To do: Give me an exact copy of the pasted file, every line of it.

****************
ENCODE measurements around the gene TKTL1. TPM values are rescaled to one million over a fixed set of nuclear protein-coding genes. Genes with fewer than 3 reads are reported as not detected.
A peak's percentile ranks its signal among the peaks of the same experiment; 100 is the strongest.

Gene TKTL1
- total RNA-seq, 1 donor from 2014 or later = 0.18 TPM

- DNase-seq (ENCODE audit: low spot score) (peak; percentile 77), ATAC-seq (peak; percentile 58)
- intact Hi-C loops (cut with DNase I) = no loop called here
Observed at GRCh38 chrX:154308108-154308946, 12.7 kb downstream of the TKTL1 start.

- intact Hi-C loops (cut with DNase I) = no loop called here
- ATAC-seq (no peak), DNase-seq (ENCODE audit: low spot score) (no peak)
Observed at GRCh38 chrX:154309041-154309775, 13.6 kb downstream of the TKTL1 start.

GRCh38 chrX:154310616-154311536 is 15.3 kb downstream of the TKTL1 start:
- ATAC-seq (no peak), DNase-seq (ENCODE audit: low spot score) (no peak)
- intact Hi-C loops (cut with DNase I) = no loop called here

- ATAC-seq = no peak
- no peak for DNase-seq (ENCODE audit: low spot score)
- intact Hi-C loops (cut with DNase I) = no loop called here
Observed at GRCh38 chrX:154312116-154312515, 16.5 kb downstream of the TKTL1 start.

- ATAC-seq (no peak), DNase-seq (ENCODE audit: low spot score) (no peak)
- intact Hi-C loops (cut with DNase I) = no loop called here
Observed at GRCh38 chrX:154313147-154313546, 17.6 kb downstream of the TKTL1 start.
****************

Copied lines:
ENCODE measurements around the gene TKTL1. TPM values are rescaled to one million over a fixed set of nuclear protein-coding genes. Genes with fewer than 3 reads are reported as not detected.
A peak's percentile ranks its signal among the peaks of the same experiment; 100 is the strongest.

Gene TKTL1
- total RNA-seq, 1 donor from 2014 or later = 0.18 TPM

- DNase-seq (ENCODE audit: low spot score) (peak; percentile 77), ATAC-seq (peak; percentile 58)
- intact Hi-C loops (cut with DNase I) = no loop called here
Observed at GRCh38 chrX:154308108-154308946, 12.7 kb downstream of the TKTL1 start.

- intact Hi-C loops (cut with DNase I) = no loop called here
- ATAC-seq (no peak), DNase-seq (ENCODE audit: low spot score) (no peak)
Observed at GRCh38 chrX:154309041-154309775, 13.6 kb downstream of the TKTL1 start.

GRCh38 chrX:154310616-154311536 is 15.3 kb downstream of the TKTL1 start:
- ATAC-seq (no peak), DNase-seq (ENCODE audit: low spot score) (no peak)
- intact Hi-C loops (cut with DNase I) = no loop called here

- ATAC-seq = no peak
- no peak for DNase-seq (ENCODE audit: low spot score)
- intact Hi-C loops (cut with DNase I) = no loop called here
Observed at GRCh38 chrX:154312116-154312515, 16.5 kb downstream of the TKTL1 start.

- ATAC-seq (no peak), DNase-seq (ENCODE audit: low spot score) (no peak)
- intact Hi-C loops (cut with DNase I) = no loop called here
Observed at GRCh38 chrX:154313147-154313546, 17.6 kb downstream of the TKTL1 start.